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Friday, 12 July 2013
It is not easy to enter into a new culture. No matter how many times one has done it before. One knows only too well the rings of fire to jump through, but they are all slightly different. Last time they were jumped clear, and this time? I am comfortable almost in being uncomfortable, entering into new groups of people, into new relationships; but it does not stop me being afraid.
Boulder is a great place. I love it. But it does not reduce the fear, nor the psychological mind fucks. If anything it increases them. There is a great community of people here, who are pushing through their boundaries, in that paradoxical way, to find their own centers.
Everything is so different in this bubble within the US. There are unspoken bike rules, the way one talks in a group (here all must be in the first person to only vouch for one’s own personal experience, whereas in other places it would seem somewhat ego-centric). Here people are expected to be ‘cool’ and accept as perfectly common place such practices that in other cultures would be simply and utterly taboo: naked bar-b-cues, omm meditation where the man who could be a stranger gently rubs the woman’s clitoris for 15 minutes as she meditates the experience, and poetry readings left, right and center.
It is a place where I realise I have been unconsciously heading toward for a long time, little facts suddenly start to make sense, like standing up in a hairless urban society for underarm hair. Learning to dance free in a safe environment on a Greek island suddenly transforms into a useful, if not necessary, tool here. Miles of cycling are remembered in my aching calves. And thank god I can do energy talk.
It is a place where I would like to stay. Suddenly I wonder: Can I? Will I be accepted? Am good enough? Will I be allowed back?
So the defense mechanisms come out to further confuse the day. Extroversion goes into turbo mode. “Scotty, Scotty turn on the extraversion defense shield!” “Aye aye Captain!” and then I am left, after jabbering on in a group of new people, alone, wondering if they had understood what I was saying, how they saw me and if this time I have made an absolute and utter dick of myself.
I was in one of those moments yesterday.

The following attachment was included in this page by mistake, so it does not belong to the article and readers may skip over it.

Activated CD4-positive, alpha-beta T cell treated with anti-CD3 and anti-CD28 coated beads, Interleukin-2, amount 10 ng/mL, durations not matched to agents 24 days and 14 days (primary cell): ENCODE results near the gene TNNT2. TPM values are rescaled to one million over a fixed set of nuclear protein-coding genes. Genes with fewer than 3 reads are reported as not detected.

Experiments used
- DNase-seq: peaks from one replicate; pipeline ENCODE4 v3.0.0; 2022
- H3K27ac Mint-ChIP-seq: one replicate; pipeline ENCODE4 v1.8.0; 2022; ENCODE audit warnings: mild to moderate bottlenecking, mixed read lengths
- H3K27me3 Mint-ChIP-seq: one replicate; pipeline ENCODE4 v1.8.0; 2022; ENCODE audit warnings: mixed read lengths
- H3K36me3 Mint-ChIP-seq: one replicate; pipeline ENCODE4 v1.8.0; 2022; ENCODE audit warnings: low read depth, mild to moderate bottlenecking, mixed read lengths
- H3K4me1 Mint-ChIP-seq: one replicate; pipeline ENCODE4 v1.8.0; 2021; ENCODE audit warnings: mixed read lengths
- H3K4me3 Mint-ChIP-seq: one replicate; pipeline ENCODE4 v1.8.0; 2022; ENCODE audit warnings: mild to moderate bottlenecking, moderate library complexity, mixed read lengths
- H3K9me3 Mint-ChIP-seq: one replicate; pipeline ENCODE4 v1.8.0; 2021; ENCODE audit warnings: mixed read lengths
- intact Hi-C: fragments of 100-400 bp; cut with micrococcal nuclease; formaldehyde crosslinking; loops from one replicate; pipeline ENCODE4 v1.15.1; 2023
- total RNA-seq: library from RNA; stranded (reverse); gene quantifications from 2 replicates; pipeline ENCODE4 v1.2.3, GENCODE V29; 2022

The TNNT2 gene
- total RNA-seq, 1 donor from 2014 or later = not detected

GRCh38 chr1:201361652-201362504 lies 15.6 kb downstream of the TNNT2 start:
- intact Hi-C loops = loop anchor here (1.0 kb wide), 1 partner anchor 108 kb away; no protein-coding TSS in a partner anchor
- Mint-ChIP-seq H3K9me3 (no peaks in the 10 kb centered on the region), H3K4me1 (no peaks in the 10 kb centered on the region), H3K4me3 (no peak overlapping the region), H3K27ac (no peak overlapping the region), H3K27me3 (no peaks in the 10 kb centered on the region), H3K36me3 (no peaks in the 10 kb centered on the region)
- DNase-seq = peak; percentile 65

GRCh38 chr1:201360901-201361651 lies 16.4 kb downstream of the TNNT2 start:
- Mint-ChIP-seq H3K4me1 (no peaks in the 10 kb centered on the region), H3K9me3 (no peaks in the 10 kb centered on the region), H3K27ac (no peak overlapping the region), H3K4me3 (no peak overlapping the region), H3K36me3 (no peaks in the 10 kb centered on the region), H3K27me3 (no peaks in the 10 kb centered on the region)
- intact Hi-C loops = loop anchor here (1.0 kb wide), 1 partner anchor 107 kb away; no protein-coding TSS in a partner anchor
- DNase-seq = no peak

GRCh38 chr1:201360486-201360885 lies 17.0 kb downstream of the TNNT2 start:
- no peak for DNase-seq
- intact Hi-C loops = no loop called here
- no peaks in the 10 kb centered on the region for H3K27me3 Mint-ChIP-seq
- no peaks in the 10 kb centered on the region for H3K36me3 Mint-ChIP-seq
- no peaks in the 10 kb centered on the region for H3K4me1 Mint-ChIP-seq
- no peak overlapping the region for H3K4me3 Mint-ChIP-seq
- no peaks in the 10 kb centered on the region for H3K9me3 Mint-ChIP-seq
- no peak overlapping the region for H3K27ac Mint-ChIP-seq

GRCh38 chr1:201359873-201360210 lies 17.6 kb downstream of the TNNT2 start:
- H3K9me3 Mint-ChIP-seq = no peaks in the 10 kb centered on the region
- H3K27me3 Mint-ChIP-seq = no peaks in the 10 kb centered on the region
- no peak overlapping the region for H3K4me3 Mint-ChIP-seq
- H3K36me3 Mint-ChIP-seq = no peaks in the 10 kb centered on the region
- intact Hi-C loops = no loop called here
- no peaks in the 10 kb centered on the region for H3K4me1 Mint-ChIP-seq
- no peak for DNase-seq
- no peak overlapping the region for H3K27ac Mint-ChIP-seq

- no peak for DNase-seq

There is a trend here for ‘Threshold Choirs’ which are little groups of people who go to hospices to sing to those on the threshold of living, entering into the other world. Singing eases their way into conscious dying. Given our singing we will definitely help them to go faster. There will be a mini presentation which could also be called a concert next week in a synagogue, in front of doctors. In the rehearsal our leader as much as she was trying to stay calm, was nervous, and it showed. Memories of past last minute rehearsals sprang to mind. I felt her emotions in me, twisting through my stomach.
I didn’t know that I was on the edge of ovulation and unconsciously opening up to the world - to all of it, not just the nice cherries on the cake, but to the roots of fear.
After the rehearsal, sat on a sofa, one of the singers wondered why she was so tired when normally, after singing, she felt invigorated. I mentioned stage nerves. She denied them. I mentioned concerts where beforehand I had thought it would be completely embarrassing, only for it to turn out reasonably well and that ... She got up, nodding and saying ‘Yes, yes’ and left mid-sentence.
I felt like a right dick.
Rejected, mid-sentence. She didn’t say goodbye.
Ovulating, I wondered if I was really so rejectable. Should I have been so truthful?
But then, a thought broke through the clouds of my mind. I had had it a week before, entering into other groups. I had had it once before then as well, telling my new love that he was the only one responsible for his relationship with me, that it had nothing to do with me, and that I was the only one responsible for my relationship with him. They are mutually exclusive. It is something that I have learnt to believe now for years. It started after seeing how Melanie in ‘Gone with the Wind’ maintains her faith and trust in Ashley, to the point of apparent absurdity in the face of reality. However it was this faith and trust that kept Ashley faithful and trustworthy against the onslaught of Scarlet. Melanie keeps her relationship safe in her vulnerable innocence, staying as a lighthouse for him in the middle of wild torments.
We are only responsible for our relationship with the world. We are not responsible for the world’s relationship with us.
And there I had it. This simple, but powerful feeling of keeping my energy, my own perspective, grounded in my center. I kept faith and trust in my own viewpoint, instead of hysterically running out of my own safety zone trying to work out what others thought of me.
I sat there, post stun, regained posture and realised, ‘I like her. She is fine’. I like that scenario, I feel comfortable liking her, even if she is tired and possibly negating nerves. I want to have good relationships with people from my point of view.
And that is all that I needed to know, because I believe that having spent 38 years with myself I have a better picture of who I am than she does after having known me for a single rehearsal. Paranoia shot down square on.
I sat there knowing what I had said was from a good heart. Perhaps she had misinterpreted me. But that is her responsibility.